Objective To determine whether the use of glucagon-like peptide-1 (GLP-1) analogues, compared with the use of dipeptidylpeptidase-4 (DPP-4) inhibitors, is associated with an increased risk of incident breast cancer in patients with type 2 diabetes.
Design Population based cohort study.
Setting Clinical Practice Research Datalink, UK.
Participants 44 984 women aged at least 40 years, who were newly treated with glucose lowering drugs between 1 January 2007 and 31 March 2015, with follow-up until 31 March 2016.
Main outcomes and measures Time varying use of GLP-1 analogues compared with use of DPP-4 inhibitors, with exposures lagged by one year for latency purposes. Time dependent Cox proportional hazards models were used to estimate adjusted hazard ratios with 95% confidence intervals of incident breast cancer associated with use of GLP-1 analogues overall, by cumulative duration of use, and time since initiation.
Results The cohort was followed for a mean of 3.5 years (standard deviation 2.2), with 549 incident events of breast cancer recorded (crude incidence 3.5 (95% confidence interval 3.3 to 3.8) per 1000 person years). Overall, compared with use of DPP-4 inhibitors, use of GLP-1 analogues was not associated with an increased risk of breast cancer (incidence 4.4 v 3.4 per 1000 person years; hazard ratio 1.40 (95% confidence interval 0.91 to 2.16)). Hazard ratios gradually increased with longer durations of use, with a peak between two to three years of GLP-1 use (2.66 (95% confidence interval 1.32 to 5.38)), and returned closer to the null after more than three years of use (0.98 (0.24 to 4.03)). A similar pattern was observed with time since initiation of GLP-1 analogues.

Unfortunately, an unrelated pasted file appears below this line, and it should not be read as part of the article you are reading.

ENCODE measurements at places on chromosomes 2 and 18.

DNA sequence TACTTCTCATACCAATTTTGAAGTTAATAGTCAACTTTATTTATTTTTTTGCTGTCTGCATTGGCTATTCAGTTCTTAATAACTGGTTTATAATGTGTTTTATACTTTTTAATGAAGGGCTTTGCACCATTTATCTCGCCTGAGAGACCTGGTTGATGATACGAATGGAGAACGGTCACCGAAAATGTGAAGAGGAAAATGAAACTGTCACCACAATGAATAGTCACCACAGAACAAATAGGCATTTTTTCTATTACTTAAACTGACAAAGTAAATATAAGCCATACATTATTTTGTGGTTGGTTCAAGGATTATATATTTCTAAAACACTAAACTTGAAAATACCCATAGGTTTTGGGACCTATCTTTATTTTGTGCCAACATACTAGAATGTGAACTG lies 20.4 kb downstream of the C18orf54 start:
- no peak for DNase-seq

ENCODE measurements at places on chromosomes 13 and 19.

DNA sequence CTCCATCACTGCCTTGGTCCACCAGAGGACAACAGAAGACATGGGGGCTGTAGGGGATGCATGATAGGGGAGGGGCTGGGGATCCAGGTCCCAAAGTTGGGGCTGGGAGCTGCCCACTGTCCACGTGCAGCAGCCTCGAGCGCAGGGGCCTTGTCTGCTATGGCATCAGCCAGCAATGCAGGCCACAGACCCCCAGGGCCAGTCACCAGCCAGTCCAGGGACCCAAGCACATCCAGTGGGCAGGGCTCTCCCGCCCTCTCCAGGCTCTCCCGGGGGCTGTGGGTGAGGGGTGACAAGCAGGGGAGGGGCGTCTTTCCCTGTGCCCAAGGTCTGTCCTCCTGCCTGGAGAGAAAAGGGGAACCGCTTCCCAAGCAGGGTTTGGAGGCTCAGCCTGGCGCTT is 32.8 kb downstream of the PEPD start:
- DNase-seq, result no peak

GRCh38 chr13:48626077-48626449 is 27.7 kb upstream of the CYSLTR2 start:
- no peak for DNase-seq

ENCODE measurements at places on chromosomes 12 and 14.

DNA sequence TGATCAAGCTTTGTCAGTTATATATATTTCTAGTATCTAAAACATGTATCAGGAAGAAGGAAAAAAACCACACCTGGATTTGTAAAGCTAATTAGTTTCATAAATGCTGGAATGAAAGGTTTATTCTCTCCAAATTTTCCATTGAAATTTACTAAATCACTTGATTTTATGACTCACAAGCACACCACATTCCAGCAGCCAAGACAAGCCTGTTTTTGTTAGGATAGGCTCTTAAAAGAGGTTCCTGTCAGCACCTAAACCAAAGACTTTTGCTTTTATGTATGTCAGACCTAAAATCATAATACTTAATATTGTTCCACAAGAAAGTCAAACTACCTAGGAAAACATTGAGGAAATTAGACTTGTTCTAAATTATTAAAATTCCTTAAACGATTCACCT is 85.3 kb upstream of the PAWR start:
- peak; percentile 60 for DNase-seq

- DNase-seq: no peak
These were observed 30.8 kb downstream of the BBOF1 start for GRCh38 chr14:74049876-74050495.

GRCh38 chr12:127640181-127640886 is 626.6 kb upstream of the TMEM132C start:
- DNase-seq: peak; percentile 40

Conclusions In this population based cohort study, use of GLP-1 analogues was not associated with an overall increased risk of breast cancer. Although it is not possible to rule out a tumour promoter effect, the observed duration-response associations are likely the result of a transient increase in detection of breast cancers in GLP-1 analogue users.
Reference: BMJ 2016;355:i5340